It has rained for two days and now a cold wind is blowing. The brilliant red and orange leaves of last week have fallen, and, although our young cover crops are a bright green, the larger landscape is becoming a more muted gold. A light snow is expected on Thursday morning. We are all taking a little more care with our clothing selections – gloves, hats, sweaters and rain gear litter the staff room. The tunnels have been battened down and soon we’ll apply additional layers of covers over our baby greens. The field season is clearly winding down. The local farm staff is looking forward to a short break before preparation of winter shares begins. The staff from Laguna Prieta, in Mexico – Martin, Monica and Martin Jr. – are excited to be heading home, where family and sweethearts await them. And after their reunion, and a week or so of rest, they have a family farm to attend. Martin grows the subsistence crops, corn, beans and squash, with which he feeds his family and their livestock, and the cash crops, onions and cabbage, which he barters at the local store. Soon, it will be harvest time there, but because his family is large, Martin says, the work does not take long and there is plenty of time for relaxation and festivities.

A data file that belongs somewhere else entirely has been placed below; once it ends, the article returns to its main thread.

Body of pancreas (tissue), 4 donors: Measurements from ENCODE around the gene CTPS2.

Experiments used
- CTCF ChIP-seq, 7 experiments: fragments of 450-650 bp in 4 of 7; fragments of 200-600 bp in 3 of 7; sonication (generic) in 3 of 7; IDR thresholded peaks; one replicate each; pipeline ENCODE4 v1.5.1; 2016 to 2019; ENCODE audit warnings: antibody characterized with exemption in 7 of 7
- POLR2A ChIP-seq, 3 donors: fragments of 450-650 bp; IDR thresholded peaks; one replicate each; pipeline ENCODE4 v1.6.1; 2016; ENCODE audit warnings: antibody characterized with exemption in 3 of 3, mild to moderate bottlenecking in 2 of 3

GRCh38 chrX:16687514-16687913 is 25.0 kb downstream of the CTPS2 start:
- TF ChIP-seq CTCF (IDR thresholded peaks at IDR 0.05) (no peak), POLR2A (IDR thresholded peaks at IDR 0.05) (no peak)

The “off season” for us means turning our attention to the tractors and equipment that require maintenance. That and a small barn upgrade will keep me busy this winter. But Nate has some more creative endeavors in mind for his spare time. He is a part of the “makers” movement, and is interested in small DIY electric planting and harvesting aids and tractors. So, he’ll be in our workshop for much of the time from November through next April, and I’m really curious to see what he makes for our next season. When she’s not catching up with the farm’s accounting, Jan, too, will keep busy in her workshop. But, her interests are a little more multidimensional than ours, and she’ll be focused more on art this winter.